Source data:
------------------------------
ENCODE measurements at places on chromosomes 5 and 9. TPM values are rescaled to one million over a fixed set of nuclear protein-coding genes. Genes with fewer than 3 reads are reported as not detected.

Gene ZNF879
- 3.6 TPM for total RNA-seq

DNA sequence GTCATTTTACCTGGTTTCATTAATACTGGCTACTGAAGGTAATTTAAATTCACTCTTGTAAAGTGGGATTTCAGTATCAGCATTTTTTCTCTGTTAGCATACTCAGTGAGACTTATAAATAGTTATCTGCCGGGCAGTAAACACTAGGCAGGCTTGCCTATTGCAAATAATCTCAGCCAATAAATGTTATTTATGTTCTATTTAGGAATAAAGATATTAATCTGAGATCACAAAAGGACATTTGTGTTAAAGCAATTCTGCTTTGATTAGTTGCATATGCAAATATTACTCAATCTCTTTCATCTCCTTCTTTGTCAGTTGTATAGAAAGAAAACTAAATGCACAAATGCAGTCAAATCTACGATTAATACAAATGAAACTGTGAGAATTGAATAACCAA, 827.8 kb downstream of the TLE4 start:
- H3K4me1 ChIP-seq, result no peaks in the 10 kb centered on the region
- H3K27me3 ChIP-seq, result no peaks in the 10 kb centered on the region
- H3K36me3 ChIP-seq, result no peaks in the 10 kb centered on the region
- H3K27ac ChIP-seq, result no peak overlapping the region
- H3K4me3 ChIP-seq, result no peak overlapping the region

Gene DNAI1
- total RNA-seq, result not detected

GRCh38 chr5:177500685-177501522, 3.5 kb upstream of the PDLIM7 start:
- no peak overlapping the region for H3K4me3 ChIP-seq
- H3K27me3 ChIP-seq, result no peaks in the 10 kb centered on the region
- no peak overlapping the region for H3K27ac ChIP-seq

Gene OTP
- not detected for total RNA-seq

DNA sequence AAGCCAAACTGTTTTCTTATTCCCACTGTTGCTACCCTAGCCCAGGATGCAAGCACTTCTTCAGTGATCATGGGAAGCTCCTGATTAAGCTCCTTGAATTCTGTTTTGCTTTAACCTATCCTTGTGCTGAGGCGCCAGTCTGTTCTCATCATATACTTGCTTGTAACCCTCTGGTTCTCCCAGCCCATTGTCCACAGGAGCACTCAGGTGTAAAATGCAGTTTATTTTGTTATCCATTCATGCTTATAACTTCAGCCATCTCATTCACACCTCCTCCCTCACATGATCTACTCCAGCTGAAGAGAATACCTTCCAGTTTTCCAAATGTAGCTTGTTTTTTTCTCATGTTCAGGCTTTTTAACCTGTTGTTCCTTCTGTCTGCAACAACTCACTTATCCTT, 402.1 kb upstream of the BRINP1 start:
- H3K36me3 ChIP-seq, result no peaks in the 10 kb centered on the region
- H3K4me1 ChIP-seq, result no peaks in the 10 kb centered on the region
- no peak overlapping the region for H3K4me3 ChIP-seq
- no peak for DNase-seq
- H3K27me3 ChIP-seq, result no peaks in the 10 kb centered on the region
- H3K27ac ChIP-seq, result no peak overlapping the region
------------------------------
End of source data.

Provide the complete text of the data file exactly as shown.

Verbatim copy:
ENCODE measurements at places on chromosomes 5 and 9. TPM values are rescaled to one million over a fixed set of nuclear protein-coding genes. Genes with fewer than 3 reads are reported as not detected.

Gene ZNF879
- 3.6 TPM for total RNA-seq

DNA sequence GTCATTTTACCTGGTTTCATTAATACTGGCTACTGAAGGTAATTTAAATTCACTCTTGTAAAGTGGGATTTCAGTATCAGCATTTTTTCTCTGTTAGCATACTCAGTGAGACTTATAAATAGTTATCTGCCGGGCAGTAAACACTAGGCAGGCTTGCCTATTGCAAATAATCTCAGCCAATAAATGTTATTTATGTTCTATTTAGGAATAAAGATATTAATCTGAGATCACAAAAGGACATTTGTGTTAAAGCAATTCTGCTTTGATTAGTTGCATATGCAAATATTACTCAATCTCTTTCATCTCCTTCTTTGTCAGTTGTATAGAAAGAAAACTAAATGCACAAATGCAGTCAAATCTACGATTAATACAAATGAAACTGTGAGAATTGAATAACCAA, 827.8 kb downstream of the TLE4 start:
- H3K4me1 ChIP-seq, result no peaks in the 10 kb centered on the region
- H3K27me3 ChIP-seq, result no peaks in the 10 kb centered on the region
- H3K36me3 ChIP-seq, result no peaks in the 10 kb centered on the region
- H3K27ac ChIP-seq, result no peak overlapping the region
- H3K4me3 ChIP-seq, result no peak overlapping the region

Gene DNAI1
- total RNA-seq, result not detected

GRCh38 chr5:177500685-177501522, 3.5 kb upstream of the PDLIM7 start:
- no peak overlapping the region for H3K4me3 ChIP-seq
- H3K27me3 ChIP-seq, result no peaks in the 10 kb centered on the region
- no peak overlapping the region for H3K27ac ChIP-seq

Gene OTP
- not detected for total RNA-seq

DNA sequence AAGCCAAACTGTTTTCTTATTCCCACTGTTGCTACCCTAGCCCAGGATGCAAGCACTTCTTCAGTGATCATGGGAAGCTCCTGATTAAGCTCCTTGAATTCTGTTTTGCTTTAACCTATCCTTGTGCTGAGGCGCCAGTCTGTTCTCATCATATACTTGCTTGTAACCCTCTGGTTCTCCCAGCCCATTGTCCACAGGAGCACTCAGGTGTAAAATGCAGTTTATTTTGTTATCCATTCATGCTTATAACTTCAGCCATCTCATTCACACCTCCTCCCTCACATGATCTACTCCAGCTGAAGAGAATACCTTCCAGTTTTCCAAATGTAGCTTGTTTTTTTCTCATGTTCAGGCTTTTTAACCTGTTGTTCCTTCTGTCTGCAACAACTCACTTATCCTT, 402.1 kb upstream of the BRINP1 start:
- H3K36me3 ChIP-seq, result no peaks in the 10 kb centered on the region
- H3K4me1 ChIP-seq, result no peaks in the 10 kb centered on the region
- no peak overlapping the region for H3K4me3 ChIP-seq
- no peak for DNase-seq
- H3K27me3 ChIP-seq, result no peaks in the 10 kb centered on the region
- H3K27ac ChIP-seq, result no peak overlapping the region